Reckless Operation of Boat or Jet Ski

Va. Code 29.1-738 - “No person shall operate any motorboat or vessel . . . in a reckless manner so as to endanger the life, limb, or property of any person”

  • Class 1 misdemeanor (12 months / $2500)

Va. Code 29.1-738.03 - Personal watercraft operator is reckless if weaving through vessels, following another vessel or jumping the wake of another vessel or turning sharply to spray an object or person

  • Class 1 misdemeanor (12 months / $2500)

Inland Navigation Rules apply to every vessel on the navigable waters of the U.S. shoreward of navigational demarcation lines that separate the high seas from the inland waters (33 C.F.R. pt. 83). Of note, inland rule 5: look-out, inland rule 6: safe speed, inland rule 7: risk of collision and inland rule 8: action to avoid collision.

33 U.S.C. 2072 - Whoever operates a vessel in violation of this chapter is liable to a civil penalty of not more than $5,000

  • USCG responsible for enforcing

Va. Code 29.1-744.3 - Unlawful to operate motorboat (except personal watercraft) at speed greater than slowest possible when within 50’ of structure or person in the water.

  • Class 4 misdemeanor ($250)

Va. Code 29.1-739 - Must stop and render assistance if involved in a collision and must give name, address and ID of vessel.

Va. Code 29.1-740: - Penalty if fail to stop and render assistance.

  • Class 6 felony if serious injury/death (1 to 5 years/$2500)
  • Class 1 misdemeanor if property damage only (12 months/$2500)

Wake Damage, Boating Under the Influence and Noise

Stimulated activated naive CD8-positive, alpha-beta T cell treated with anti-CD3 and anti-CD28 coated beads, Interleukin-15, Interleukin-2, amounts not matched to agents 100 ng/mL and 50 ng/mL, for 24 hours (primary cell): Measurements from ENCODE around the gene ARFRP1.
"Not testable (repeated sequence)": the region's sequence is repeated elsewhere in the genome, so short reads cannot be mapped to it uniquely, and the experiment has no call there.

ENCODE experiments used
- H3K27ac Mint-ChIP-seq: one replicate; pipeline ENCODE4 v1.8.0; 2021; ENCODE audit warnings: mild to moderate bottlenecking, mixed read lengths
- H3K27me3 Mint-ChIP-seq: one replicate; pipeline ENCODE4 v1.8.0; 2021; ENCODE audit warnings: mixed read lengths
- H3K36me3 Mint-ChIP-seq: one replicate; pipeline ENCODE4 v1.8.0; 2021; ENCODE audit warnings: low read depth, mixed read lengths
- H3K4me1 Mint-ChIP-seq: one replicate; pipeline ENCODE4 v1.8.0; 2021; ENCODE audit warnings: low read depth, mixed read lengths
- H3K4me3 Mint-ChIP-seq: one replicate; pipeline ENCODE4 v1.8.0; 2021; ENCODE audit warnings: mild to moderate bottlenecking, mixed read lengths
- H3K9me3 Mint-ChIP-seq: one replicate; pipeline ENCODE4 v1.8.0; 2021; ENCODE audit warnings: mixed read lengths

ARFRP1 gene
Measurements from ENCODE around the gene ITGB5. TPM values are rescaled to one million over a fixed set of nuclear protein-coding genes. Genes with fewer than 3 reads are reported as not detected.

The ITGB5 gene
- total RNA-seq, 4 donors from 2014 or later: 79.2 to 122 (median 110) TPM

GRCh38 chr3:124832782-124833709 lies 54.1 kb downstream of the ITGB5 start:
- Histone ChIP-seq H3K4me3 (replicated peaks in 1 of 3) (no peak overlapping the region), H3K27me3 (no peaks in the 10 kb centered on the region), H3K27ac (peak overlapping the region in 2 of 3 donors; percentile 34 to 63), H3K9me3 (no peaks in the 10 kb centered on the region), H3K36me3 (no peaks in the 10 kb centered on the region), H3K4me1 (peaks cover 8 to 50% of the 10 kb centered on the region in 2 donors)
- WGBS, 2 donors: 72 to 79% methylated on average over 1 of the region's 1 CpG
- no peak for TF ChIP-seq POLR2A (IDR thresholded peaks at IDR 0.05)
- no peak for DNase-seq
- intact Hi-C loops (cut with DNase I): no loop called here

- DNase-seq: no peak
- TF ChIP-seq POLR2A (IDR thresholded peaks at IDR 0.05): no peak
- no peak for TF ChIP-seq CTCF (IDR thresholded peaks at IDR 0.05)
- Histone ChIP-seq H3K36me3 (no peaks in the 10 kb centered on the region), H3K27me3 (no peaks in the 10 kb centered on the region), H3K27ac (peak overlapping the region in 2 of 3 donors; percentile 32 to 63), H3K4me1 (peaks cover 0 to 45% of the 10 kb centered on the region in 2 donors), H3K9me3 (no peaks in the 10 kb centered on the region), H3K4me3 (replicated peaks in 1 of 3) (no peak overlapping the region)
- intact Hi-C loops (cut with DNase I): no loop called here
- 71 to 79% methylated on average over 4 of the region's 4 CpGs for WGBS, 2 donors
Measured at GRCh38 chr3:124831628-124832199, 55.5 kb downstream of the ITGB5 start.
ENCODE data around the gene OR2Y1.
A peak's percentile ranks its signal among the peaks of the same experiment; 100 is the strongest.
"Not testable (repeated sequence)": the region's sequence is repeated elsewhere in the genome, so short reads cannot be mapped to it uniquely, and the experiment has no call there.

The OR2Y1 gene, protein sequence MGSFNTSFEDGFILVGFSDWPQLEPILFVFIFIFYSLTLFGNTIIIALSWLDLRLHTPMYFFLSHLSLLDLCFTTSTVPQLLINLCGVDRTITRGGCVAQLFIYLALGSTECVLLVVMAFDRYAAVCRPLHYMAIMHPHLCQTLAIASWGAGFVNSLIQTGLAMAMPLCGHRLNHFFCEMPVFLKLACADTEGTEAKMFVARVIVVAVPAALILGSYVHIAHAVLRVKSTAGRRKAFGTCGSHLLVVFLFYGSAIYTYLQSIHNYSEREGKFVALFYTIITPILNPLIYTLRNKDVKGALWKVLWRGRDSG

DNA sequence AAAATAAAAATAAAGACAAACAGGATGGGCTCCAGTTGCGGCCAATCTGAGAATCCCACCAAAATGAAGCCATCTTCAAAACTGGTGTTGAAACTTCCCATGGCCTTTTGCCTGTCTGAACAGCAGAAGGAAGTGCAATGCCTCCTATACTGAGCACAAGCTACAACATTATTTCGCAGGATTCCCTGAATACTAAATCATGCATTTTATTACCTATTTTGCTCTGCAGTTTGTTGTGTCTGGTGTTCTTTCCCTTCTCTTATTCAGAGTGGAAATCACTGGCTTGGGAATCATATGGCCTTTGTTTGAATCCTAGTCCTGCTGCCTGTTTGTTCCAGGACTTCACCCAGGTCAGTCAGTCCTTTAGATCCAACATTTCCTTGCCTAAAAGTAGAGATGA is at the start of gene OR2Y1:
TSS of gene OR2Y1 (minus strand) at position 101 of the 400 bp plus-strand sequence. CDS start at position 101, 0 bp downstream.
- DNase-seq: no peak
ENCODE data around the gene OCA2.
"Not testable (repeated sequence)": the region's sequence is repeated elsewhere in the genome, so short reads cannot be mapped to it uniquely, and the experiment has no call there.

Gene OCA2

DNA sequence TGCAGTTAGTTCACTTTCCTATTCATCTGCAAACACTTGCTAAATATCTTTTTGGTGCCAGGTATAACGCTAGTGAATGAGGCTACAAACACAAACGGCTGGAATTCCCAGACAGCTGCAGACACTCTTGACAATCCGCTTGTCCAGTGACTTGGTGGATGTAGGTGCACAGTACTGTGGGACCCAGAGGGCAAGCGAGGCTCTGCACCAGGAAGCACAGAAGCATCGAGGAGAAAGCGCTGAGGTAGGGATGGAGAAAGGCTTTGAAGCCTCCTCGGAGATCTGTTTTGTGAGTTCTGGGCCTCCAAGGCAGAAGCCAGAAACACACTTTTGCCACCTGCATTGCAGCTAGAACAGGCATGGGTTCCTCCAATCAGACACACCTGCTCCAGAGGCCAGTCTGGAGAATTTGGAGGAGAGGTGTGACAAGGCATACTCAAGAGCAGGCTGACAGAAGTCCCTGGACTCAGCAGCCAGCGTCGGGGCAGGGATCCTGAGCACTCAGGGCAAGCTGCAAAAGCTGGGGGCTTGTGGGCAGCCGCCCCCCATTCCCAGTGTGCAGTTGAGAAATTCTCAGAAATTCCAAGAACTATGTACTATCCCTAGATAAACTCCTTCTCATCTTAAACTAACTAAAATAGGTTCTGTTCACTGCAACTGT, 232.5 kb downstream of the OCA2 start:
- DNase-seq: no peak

Va. Code 29.1-744(D) & (E) - Placement and removal of “No Wake” buoys and misdemeanor to violate “No Wake” zone

Va. Code 29.1-738(B) - Called “BUI” or “boating under the influence.”  A “BUI” uses the same blood alcohol levels as used for DUI (motor vehicles), narcotic drug and prohibition applies to motorboat which is “underway” and “not at anchor, or made fast to the shore, or aground.”

  • Class 1 misdemeanor (12 months / $2500)

Va. Code 29.1-737 - The exhaust shall be muffled in a reasonable manner so as to mitigate engine noise.

Loud music or VB ordinance (section 23-69) - Between 10pm and 7am, prohibits sound >55dB received inside residential dwelling and between 7am and 10pm, prohibits sound >65dB received inside residential dwelling

  • Class 1 misdemeanor (12 months / $2500)

Dump Garbage/Discharge Pollution in Water and Abandoned Boats

Va. Code 62.1-44.5(A)(1) - Unlawful to discharge any waste into state waters and the discharger must notify authorities within 24 hours. Stiff penalties (Va. Code 62.1-44.32).

VB ordinance (section 6-32) - Unlawful to dump any garbage into water (30 days / $1,000).

Virginia Discharge of Oil into Waters Law

Va. Code 62.1-44.34:18 - Discharger liable for cleanup cost and damages suffered by third parties.

Va. Code 62.1-44.34:19 - Discharger must “immediately” notify authorities of the discharge.

Abandoned Boats

Va. Code 29.1-733.25:  Acquiring title to an abandoned watercraft, City of Hampton retrieves and disposes of vessels, VB ordinance (section 6-26), class 2 misdemeanor to sink or abandon a vessel.